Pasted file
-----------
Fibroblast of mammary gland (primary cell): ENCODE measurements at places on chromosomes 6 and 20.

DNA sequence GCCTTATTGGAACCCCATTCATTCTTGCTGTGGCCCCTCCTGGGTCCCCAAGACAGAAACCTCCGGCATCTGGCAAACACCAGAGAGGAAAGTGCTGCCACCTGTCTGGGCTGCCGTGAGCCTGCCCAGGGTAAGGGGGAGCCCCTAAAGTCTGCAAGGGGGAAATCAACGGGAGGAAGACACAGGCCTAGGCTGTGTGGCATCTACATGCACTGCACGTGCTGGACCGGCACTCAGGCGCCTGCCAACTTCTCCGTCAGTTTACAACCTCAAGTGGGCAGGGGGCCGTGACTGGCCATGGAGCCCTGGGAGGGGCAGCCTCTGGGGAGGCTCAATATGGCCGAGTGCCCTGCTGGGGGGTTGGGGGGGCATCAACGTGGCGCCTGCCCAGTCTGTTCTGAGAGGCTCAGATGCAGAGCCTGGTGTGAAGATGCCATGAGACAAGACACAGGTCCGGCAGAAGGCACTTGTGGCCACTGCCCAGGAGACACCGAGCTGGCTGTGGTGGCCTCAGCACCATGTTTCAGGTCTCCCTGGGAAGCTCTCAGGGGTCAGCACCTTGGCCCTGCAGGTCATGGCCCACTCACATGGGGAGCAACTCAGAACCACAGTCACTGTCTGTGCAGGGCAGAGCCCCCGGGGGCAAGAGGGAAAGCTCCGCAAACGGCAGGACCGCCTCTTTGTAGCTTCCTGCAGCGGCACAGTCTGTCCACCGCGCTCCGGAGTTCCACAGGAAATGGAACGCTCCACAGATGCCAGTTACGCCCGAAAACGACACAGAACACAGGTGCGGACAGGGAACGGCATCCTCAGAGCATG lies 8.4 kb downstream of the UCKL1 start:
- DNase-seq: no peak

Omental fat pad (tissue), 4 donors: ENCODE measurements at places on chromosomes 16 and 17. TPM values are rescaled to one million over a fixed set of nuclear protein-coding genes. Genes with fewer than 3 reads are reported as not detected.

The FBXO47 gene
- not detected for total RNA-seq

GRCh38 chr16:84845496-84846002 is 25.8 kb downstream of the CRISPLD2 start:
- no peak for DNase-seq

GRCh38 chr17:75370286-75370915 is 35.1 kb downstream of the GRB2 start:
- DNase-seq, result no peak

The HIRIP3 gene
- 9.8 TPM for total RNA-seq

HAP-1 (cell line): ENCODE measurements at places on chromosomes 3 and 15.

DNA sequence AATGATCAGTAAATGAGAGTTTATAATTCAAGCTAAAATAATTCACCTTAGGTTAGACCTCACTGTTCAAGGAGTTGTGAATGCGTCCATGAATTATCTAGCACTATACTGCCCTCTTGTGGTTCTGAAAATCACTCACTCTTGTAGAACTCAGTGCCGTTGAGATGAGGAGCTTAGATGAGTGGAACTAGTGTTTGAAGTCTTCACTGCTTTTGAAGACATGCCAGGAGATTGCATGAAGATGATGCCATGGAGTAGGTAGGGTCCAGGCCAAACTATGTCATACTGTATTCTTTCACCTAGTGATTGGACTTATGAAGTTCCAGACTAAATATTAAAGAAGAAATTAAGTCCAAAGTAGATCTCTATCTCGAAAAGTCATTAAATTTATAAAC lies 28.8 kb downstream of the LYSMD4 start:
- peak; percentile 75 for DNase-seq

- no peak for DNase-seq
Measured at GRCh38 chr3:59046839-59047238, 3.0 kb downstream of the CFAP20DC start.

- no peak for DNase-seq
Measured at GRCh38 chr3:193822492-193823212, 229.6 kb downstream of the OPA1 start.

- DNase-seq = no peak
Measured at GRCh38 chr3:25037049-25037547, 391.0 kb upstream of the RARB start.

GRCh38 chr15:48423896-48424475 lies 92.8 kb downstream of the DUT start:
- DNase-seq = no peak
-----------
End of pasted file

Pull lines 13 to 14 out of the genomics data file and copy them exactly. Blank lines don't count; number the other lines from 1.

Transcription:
HAP-1 (cell line): ENCODE measurements at places on chromosomes 3 and 15.

DNA sequence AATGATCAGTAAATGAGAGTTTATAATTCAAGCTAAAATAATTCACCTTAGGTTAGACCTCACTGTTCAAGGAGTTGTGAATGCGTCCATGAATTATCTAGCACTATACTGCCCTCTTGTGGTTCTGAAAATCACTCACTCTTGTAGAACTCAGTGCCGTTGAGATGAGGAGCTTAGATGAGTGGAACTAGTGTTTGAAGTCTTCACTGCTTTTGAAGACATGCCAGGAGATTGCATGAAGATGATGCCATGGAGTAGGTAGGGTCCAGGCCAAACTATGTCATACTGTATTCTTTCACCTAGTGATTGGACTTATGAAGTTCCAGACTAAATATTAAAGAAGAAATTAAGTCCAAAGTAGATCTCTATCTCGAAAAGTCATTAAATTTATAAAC lies 28.8 kb downstream of the LYSMD4 start: